Now advertising is where it gets tricky. Remember in the last post where we talked about your warm and your cold market? You’re best advertising is done among people who know who you are, which is why I put ideas for connecting with your colleagues first. But, in a new community where no one knows you, you might have to do some advertising to a cold market. Try these things:
- Brainstorm about what kinds of people have school age kids and disposable income in your area, find where these people congregate, and advertise there.
- Be wise in investing advertising dollars. Taking out an ad in your local symphony’s playbill may target people that are interested in classical music. But your ad dollars may be better invested in advertising in a public or private school’s newsletter.
- C0nsider using a direct marketing service in your area. These people can target the neighborhoods, zip codes, and other areas where you think you might find parents seeking a piano teacher. They can also help you design your ad and will mail it out for you.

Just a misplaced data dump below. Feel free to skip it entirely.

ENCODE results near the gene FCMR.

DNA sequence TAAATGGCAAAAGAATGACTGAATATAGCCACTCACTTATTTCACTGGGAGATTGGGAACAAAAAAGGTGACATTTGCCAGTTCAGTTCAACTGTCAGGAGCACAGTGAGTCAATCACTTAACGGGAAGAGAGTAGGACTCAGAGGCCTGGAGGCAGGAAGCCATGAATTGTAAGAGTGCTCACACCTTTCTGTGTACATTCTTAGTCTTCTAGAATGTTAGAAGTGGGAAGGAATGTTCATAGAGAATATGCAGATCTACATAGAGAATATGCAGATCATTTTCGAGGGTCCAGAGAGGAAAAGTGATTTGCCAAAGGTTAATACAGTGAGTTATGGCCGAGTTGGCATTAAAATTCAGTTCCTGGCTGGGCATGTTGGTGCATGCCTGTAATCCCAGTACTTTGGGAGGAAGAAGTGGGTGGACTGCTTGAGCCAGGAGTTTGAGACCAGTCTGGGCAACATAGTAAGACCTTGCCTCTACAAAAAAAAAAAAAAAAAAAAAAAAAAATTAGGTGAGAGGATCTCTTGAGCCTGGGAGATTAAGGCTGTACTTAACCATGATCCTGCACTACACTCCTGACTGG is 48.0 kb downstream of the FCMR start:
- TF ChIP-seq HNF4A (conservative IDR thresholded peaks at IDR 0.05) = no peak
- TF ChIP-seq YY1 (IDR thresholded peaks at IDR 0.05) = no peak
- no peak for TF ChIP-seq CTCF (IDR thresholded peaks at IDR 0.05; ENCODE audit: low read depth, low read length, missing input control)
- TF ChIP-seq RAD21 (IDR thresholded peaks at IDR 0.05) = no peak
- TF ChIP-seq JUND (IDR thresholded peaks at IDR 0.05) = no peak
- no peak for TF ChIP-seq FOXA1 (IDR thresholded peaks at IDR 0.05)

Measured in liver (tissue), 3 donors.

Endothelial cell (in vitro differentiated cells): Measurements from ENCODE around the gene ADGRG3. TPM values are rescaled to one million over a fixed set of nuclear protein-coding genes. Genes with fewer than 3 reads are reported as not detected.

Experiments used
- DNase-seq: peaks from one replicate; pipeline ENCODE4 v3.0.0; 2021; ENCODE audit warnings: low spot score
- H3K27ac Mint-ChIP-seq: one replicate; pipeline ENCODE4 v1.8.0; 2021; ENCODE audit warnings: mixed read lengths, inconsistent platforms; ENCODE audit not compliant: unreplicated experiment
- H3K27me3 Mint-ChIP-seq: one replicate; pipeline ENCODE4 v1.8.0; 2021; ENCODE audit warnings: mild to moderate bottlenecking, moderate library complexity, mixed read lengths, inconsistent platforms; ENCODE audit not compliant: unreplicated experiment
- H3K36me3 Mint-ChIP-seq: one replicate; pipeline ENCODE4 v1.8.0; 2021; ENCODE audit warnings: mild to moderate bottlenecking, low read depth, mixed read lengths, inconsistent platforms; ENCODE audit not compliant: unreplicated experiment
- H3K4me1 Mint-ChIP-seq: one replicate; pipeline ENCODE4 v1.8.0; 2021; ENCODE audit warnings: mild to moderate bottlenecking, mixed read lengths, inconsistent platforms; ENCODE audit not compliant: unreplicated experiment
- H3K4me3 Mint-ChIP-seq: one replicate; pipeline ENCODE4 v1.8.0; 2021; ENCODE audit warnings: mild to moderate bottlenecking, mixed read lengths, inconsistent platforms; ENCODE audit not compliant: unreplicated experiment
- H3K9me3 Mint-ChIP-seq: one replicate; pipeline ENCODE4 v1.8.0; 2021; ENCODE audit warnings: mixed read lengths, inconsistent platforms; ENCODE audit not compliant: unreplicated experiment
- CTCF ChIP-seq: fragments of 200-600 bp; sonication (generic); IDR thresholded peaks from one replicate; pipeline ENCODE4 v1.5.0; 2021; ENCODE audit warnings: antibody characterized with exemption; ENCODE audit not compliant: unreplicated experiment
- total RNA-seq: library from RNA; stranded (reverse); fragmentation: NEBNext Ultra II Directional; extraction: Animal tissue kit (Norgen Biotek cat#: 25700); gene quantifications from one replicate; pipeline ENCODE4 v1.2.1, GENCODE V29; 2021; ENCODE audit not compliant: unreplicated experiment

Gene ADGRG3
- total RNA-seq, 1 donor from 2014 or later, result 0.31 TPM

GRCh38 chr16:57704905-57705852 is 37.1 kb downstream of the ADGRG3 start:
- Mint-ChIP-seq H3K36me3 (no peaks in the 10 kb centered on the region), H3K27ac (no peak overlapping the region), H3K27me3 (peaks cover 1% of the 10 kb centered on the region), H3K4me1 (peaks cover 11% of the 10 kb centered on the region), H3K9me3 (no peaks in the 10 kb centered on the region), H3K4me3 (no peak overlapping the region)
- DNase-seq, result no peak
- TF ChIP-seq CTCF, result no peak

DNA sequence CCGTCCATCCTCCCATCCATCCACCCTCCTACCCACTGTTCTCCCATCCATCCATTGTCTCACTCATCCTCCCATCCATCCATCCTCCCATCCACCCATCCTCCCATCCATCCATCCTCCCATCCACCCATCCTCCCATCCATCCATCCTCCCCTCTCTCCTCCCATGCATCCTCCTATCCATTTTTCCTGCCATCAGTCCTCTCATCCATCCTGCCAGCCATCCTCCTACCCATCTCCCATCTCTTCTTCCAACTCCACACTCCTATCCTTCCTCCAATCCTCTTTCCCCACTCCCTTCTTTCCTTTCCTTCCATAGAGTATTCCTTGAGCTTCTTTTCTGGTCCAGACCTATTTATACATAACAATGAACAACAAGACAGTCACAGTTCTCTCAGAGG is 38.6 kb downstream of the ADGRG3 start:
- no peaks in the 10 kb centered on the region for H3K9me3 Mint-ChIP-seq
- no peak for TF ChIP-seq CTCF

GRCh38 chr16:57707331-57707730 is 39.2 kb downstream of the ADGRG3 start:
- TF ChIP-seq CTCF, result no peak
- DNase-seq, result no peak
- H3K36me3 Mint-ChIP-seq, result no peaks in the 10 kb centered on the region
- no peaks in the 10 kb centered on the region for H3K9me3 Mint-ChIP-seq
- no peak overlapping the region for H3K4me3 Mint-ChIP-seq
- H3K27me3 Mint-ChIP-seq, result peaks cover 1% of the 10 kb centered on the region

6. Maintain Your Website (or get online without one)
As mentioned in the previous post,
The parents who are currently searching for piano lessons for their kids are roughly 20-45 years old. This is Generation X and Y who basically live by their computers….If they look for your studio online and do not find you have a web presence, they may easily dismiss your studio as “outdated” and may think you must be too old to relate to their children who don’t know anything but technology.
So, keep your website updated or get one if you don’t have one. Then, reference it in every thing you give out about your studio: your business card, your advertising, your email signature, etc.